Marbled Godwits (Limosa fedoa) are the largest godwits of North America. Marbled Godwits can be seen frequently on the shorelines of Fort De Soto and feeding on the mudflats of the lagoons at low tide. According to Birds of North America from the American Museum of Natural History Marbled Godwits are long-lived, the oldest bird recorded was 29 years old! I was quite astonished to read that.
Marbled Godwits feed by probing their bills for crustaceans and mollusks in mudflats and on beaches, they also take small fish and are especially fond of eating grasshoppers they find in grasses. During migration marbled godwits forage almost exclusively on plant tubers.
Marbled Godwits associate in flocks and often forage together “stitching” mudflats, probing deeply and rapidly while slowly moving forward. It can at times be a challenge for a bird photographer to isolate a single bird from the flock for images.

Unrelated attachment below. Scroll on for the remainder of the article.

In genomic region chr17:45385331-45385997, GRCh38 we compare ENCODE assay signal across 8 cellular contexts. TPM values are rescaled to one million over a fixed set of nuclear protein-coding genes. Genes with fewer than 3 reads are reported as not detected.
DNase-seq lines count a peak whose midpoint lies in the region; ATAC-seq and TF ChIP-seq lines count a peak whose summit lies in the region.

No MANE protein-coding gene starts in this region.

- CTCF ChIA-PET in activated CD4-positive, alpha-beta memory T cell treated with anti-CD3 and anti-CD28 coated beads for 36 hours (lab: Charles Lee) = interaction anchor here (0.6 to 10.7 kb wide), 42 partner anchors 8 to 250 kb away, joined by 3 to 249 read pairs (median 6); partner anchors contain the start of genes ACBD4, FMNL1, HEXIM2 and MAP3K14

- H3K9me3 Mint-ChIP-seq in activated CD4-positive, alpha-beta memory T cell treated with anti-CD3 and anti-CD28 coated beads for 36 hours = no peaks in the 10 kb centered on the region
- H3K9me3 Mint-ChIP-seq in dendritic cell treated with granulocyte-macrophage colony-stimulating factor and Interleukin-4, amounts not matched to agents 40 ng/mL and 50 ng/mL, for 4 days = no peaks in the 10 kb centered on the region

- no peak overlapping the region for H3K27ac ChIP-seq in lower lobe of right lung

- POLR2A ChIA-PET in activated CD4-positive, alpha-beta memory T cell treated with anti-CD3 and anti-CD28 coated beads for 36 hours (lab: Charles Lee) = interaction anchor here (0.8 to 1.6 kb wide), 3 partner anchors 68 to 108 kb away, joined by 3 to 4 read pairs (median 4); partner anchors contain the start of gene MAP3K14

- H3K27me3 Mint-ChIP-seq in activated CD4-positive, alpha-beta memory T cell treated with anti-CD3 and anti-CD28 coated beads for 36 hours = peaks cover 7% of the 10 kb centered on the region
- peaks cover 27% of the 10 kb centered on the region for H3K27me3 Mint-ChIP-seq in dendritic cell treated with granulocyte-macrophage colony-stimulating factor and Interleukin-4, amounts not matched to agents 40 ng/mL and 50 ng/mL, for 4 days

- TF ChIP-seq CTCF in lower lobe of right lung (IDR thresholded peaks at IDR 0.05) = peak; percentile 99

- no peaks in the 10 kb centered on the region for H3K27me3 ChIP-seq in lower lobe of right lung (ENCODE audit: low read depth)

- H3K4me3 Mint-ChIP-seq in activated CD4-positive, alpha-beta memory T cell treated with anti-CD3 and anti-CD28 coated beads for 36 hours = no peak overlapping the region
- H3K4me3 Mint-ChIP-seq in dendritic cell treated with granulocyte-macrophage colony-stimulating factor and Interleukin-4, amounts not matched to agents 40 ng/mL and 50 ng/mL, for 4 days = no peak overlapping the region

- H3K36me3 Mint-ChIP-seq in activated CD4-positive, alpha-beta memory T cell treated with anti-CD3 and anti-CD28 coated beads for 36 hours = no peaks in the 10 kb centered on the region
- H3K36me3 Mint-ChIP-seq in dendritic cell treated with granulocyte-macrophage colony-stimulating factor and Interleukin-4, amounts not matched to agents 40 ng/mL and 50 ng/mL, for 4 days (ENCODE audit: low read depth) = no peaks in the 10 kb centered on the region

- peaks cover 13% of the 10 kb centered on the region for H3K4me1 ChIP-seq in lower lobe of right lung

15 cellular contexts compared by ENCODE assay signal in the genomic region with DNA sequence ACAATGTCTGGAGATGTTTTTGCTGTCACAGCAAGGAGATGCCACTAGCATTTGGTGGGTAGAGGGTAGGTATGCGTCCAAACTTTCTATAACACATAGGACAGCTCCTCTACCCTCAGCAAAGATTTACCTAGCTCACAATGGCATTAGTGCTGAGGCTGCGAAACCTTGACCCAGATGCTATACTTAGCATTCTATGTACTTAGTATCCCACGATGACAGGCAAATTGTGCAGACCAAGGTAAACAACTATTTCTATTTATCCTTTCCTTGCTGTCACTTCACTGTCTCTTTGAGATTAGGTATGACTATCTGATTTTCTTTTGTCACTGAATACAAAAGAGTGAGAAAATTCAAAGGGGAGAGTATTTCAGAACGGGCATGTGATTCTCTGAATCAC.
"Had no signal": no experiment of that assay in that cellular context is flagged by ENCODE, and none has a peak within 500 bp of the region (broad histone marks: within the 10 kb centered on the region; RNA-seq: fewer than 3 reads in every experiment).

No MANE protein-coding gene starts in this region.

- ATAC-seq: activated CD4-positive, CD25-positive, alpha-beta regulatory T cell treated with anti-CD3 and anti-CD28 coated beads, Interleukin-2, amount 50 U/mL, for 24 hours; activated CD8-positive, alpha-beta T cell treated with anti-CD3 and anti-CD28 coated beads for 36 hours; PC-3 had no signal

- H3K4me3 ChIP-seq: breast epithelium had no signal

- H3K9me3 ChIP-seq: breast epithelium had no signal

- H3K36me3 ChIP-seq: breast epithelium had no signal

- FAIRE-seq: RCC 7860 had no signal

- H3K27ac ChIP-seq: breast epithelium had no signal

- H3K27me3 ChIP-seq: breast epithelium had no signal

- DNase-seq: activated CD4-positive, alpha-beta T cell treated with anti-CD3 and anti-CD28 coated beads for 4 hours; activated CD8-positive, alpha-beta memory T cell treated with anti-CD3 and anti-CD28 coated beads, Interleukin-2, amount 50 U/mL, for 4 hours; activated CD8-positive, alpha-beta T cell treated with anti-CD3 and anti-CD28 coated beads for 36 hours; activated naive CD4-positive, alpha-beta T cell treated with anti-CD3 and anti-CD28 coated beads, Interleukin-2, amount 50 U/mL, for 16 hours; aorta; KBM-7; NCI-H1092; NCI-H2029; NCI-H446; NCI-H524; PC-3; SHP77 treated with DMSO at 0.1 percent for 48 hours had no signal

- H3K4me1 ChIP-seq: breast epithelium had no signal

On Fort De Soto’s Gulf beaches you will often find Marbled Godwits in mixed flocks of other shorebirds. The breeding grounds of Marbled Godwits are grassy marshes of the Great Plains and as far north as Alaska’s coastal tundra.
Female Marbled Godwits have longer bills than males and females are slightly larger than males over all. Their length is between 16 and 19 inches, the wingspan is from 28 to 32 inches and weight is from 10 to 16 ounces.
Marbled Godwits are graceful birds while on the ground, feeding and in flight. They have a beautiful cinnamon color, long dark legs and slightly turned up bill. They are truly a joy to photograph.